Community problem solving + Mindfulness + Life Movement
For the past number of months, I have been training diligently building to the Beijing Triathlon that raced yesterday. I have not raced in an Olympic Triathlon for some time – I hadn’t been able to find an event that fitted with all the many things busy families do – and so when this one popped up in our town, it was a no-brainer to enter!
I have been training and loving the motivation that it has brought to my life. I have been reading No Sweat by Michelle Segar which seems to sum up the importance that everyday movement has but that it has to be habitual and fit into the joy of your day – not an ‘add-on’ or an extra that we can build negativity around (feeling as if the exercise and diet is a chore which festers in resentment, rather than something that is a gift to your every day). This idea that for many movement and exercise and good eating is a chore and not just something that you do each day as part of your gift of life is so opposed to how I personally feel about movement and has caused some deeper thinking about how I teach PE but also a little life diagnosis too.
This past weekend we had a busy time of preparing for the Olympic Tri on Sunday morning. As this is a big event, there are race briefings to attend, bikes to rack, packs to collect etc and it was hectic. The event is about 30K from my home, but traffic in Beijing is so unpredictable that you can sit in hours of traffic if you aren’t careful. We left at 4.30am Sunday to be at the venue by 5.30am and sit in the car resting and for me being mindful of how my body and mind were feeling for 15-20 minutes before zooming into race mode. Stakes were quite high for me as I had posted good race and training times and I was expecting to do well overall in the Female racing group but also to post a top-50 overall if possible. I have been struggling with a cold but this is par for my training course – my poor body gets overwhelmed with stress leading to big events. My reading of Dr Giuila Enders amazing book, Gut, has also made me really be aware of how my Gut really rules my brain and emotional well being. I highly recommend this book to everyone as it covers so much very recent research about our amazing selves and all that our Gut copes with every minute of the day. I also found that idea that how our bodies process and collect bacteria can have such an impact on our bodies – the way we put on or take off weight; the way we feel and how we do with different foods – fascinating.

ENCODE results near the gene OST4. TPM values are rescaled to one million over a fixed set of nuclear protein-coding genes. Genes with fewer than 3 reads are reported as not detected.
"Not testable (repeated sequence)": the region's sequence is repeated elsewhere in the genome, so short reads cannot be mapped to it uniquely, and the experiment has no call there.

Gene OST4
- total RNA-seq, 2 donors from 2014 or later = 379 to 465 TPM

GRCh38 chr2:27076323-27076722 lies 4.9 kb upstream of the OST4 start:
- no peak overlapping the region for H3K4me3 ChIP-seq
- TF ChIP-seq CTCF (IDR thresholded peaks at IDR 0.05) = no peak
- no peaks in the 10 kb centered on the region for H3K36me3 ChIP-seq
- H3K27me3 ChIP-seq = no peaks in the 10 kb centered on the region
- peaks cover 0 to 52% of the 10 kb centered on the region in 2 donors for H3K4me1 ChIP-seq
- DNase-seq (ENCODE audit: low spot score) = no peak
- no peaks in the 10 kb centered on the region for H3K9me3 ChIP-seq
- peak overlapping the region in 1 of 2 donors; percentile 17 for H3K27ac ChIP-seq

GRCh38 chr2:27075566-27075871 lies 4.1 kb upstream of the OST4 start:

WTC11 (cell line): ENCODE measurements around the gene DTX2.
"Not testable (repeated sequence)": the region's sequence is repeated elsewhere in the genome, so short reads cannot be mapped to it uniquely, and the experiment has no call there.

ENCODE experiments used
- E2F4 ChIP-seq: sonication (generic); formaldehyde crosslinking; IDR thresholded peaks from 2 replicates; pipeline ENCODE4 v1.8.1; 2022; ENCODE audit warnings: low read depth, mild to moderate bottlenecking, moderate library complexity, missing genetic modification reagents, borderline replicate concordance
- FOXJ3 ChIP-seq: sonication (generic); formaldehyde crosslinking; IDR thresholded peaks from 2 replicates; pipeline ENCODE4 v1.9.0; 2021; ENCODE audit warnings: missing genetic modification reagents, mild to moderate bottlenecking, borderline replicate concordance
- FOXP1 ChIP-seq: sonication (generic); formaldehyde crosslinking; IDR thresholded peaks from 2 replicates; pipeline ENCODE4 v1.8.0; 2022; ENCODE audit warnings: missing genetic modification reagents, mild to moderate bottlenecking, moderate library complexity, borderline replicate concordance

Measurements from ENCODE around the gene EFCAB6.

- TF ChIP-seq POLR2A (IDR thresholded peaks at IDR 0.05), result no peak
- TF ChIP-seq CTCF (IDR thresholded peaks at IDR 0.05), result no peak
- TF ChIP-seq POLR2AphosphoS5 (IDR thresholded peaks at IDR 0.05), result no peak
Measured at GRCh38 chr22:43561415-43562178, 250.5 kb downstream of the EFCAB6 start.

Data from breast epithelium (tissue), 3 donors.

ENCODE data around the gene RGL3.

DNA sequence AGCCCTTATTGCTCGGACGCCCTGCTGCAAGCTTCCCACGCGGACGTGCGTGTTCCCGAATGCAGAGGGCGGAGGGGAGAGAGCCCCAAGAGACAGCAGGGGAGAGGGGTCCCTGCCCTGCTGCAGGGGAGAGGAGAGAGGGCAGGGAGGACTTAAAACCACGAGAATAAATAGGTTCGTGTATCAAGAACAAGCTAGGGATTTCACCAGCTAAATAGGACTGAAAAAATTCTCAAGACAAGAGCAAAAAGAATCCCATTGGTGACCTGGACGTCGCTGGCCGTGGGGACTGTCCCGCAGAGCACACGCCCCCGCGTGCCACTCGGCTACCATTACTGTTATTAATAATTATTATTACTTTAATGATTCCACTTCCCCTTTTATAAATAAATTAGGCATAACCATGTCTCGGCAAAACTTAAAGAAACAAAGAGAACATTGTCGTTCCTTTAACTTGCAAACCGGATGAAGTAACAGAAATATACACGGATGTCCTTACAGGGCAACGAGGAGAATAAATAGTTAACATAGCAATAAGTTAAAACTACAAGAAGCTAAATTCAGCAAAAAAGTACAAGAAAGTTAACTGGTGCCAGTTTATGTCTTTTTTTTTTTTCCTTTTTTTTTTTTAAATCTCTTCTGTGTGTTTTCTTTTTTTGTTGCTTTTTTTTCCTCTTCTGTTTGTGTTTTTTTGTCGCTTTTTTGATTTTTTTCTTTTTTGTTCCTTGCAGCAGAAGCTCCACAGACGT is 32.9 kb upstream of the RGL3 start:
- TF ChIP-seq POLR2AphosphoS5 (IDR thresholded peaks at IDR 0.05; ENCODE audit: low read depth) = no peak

Anyway, I did my best with nutrition in the lead up to the race and on race day. This is not an exact science and takes everybody time to practice well. Next year I will take a water bottle with me to the swim, as we had to wait almost 1.5 hours from line up to get in the water in hot conditions and I needed a drink! We swam in the open water for 1500m through all kinds of types of swim stroke in low visibility (another story for another day). I came first out of the water for the women and zoomed off to Transition to my bike. 17Km into the 40km ride, disaster struck – a flat tyre. I changed it as efficiently as I could but when trying to pump up the tube, I broke the stem, so I couldn’t get it to work. I had already had so many issues getting the tyre back on that this was a bit overwhelming. I watched the next female competitor zoom past on her bike. Frustration set in. I had worked so very hard for this race and great cost to me and to my husband minding children while I set off on my adventure.
It was at this point that I sat and had a Neila Steele and Andy Vasily moment – I just sat and took in what was going on – being mindful of myself (safe, fit, healthy, happy, with a super fast bike and an opportunity to see my friends race up the hill) and the environment (lots of excited spectators, safe venue, warm and hilly space, safe space to sit and watch, water, gels and tools to try and fix my bike). I put on a smile and accepted that my ‘race’ was over but I still had a life moment to enjoy to the max. I think a few years ago, I would have been unable to let-go of feeling like I had ‘lost’ and would have been very pessimistic about my outcomes here.